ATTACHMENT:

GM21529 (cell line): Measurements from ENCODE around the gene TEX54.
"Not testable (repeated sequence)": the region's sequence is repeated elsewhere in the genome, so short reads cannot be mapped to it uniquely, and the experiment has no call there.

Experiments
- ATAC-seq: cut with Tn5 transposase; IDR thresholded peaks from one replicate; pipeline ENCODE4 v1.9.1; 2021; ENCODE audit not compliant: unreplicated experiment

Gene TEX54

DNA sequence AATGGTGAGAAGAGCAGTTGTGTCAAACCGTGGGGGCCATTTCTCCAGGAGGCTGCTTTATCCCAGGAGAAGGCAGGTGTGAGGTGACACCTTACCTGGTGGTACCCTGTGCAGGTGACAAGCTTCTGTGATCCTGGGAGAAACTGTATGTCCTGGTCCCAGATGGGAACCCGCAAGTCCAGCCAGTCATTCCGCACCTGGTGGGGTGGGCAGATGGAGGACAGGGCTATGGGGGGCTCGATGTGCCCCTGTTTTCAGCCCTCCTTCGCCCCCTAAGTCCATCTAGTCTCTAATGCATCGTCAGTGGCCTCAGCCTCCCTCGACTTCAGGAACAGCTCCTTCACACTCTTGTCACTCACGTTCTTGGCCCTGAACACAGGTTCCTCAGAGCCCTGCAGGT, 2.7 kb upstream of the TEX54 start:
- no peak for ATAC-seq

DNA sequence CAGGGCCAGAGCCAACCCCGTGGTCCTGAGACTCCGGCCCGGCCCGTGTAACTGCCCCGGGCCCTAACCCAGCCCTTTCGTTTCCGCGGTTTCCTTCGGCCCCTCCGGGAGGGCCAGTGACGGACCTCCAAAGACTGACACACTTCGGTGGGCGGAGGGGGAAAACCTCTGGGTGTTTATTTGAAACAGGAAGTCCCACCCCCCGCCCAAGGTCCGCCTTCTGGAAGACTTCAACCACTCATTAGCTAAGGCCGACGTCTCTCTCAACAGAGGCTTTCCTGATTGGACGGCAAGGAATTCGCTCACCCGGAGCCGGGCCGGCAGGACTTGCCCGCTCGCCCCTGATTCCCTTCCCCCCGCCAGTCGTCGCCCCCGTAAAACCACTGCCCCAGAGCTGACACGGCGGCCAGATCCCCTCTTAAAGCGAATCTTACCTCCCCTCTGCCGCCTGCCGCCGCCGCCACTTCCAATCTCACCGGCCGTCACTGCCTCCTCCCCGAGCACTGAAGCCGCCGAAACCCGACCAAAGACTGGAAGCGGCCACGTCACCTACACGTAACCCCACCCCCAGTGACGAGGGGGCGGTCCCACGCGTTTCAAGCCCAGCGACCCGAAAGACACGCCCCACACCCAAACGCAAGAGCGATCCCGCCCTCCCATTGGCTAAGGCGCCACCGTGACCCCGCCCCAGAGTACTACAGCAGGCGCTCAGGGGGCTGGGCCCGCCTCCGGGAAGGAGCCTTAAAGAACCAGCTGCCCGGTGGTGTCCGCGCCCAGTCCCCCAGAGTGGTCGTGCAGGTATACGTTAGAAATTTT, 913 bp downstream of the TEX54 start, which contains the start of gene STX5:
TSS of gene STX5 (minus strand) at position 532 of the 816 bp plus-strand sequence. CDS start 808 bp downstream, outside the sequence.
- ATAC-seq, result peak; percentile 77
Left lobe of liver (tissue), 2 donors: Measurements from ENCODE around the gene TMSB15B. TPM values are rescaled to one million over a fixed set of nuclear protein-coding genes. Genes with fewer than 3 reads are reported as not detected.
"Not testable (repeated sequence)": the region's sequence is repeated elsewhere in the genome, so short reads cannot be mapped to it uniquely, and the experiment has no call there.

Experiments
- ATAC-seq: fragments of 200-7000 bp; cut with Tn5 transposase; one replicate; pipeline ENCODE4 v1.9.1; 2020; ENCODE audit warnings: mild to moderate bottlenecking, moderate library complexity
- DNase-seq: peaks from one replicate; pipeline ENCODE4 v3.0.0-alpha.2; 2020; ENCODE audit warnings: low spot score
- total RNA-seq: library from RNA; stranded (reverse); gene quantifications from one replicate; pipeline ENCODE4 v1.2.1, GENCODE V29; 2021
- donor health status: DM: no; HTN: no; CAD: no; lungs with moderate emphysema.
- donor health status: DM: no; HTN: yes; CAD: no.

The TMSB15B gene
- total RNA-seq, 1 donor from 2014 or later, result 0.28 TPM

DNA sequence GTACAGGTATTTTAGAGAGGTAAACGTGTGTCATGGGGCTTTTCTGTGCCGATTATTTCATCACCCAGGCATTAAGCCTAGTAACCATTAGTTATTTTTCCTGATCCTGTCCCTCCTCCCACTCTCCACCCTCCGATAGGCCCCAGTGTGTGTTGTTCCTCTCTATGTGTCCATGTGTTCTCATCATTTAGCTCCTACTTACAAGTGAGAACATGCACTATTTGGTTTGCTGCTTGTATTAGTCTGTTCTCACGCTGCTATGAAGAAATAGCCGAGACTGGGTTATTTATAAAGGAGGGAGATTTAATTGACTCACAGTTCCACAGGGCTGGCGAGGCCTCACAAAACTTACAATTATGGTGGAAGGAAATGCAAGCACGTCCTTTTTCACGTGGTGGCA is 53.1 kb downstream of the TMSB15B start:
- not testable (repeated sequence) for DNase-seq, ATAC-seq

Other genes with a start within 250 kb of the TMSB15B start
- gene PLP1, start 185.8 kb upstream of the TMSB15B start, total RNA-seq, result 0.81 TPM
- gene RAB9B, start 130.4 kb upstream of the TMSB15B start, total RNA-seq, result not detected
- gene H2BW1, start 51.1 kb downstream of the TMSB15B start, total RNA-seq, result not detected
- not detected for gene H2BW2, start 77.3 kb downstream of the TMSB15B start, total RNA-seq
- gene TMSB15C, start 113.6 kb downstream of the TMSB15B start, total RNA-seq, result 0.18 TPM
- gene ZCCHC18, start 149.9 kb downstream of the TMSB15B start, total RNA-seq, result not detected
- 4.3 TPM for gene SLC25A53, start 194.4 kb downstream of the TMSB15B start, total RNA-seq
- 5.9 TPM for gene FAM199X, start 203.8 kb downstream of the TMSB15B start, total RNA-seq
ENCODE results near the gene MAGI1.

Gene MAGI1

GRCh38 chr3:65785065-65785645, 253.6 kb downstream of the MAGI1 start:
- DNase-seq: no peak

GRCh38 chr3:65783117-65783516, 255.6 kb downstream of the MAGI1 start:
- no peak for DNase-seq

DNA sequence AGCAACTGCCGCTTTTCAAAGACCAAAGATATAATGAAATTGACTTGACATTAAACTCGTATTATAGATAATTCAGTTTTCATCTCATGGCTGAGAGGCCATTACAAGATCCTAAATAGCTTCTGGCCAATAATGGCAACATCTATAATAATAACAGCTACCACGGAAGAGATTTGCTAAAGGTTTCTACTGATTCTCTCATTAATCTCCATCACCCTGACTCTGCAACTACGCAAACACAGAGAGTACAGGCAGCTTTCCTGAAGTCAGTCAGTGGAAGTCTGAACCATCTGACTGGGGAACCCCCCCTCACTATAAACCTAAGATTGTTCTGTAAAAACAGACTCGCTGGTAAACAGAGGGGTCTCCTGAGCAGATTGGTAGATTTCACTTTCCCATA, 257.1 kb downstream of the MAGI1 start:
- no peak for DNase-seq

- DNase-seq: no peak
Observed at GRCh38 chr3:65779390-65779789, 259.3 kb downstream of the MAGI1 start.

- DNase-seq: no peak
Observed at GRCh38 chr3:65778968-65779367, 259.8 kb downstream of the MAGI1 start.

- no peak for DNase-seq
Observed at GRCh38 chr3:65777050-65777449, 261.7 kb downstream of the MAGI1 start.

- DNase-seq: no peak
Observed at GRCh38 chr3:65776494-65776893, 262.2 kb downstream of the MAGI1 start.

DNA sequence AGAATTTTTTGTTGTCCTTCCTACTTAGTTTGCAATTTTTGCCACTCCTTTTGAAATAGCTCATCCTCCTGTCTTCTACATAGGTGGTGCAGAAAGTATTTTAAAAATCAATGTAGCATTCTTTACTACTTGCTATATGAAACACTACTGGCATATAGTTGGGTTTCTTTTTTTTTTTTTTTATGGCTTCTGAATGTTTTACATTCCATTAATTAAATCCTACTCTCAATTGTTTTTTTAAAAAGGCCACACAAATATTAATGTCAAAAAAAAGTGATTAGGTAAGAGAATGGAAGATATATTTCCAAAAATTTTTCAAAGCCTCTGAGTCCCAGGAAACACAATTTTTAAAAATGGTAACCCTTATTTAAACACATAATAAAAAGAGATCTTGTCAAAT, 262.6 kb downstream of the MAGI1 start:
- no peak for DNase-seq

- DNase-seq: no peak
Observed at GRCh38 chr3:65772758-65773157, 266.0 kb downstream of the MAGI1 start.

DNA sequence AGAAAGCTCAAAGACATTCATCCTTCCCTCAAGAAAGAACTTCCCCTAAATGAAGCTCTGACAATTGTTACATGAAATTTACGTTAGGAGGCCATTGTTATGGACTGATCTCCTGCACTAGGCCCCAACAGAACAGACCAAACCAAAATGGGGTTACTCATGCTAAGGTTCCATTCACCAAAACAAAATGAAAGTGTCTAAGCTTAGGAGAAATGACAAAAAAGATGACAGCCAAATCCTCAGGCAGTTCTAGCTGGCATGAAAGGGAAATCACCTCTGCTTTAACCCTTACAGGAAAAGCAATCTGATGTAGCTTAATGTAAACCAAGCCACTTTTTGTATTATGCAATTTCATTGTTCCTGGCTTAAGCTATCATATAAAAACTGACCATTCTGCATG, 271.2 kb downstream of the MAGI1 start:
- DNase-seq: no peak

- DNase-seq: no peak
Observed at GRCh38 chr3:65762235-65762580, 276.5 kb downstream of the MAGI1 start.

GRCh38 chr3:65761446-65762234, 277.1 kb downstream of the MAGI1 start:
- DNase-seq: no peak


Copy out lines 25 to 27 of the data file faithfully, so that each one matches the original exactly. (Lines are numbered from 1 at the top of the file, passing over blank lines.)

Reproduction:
- gene RAB9B, start 130.4 kb upstream of the TMSB15B start, total RNA-seq, result not detected
- gene H2BW1, start 51.1 kb downstream of the TMSB15B start, total RNA-seq, result not detected
- not detected for gene H2BW2, start 77.3 kb downstream of the TMSB15B start, total RNA-seq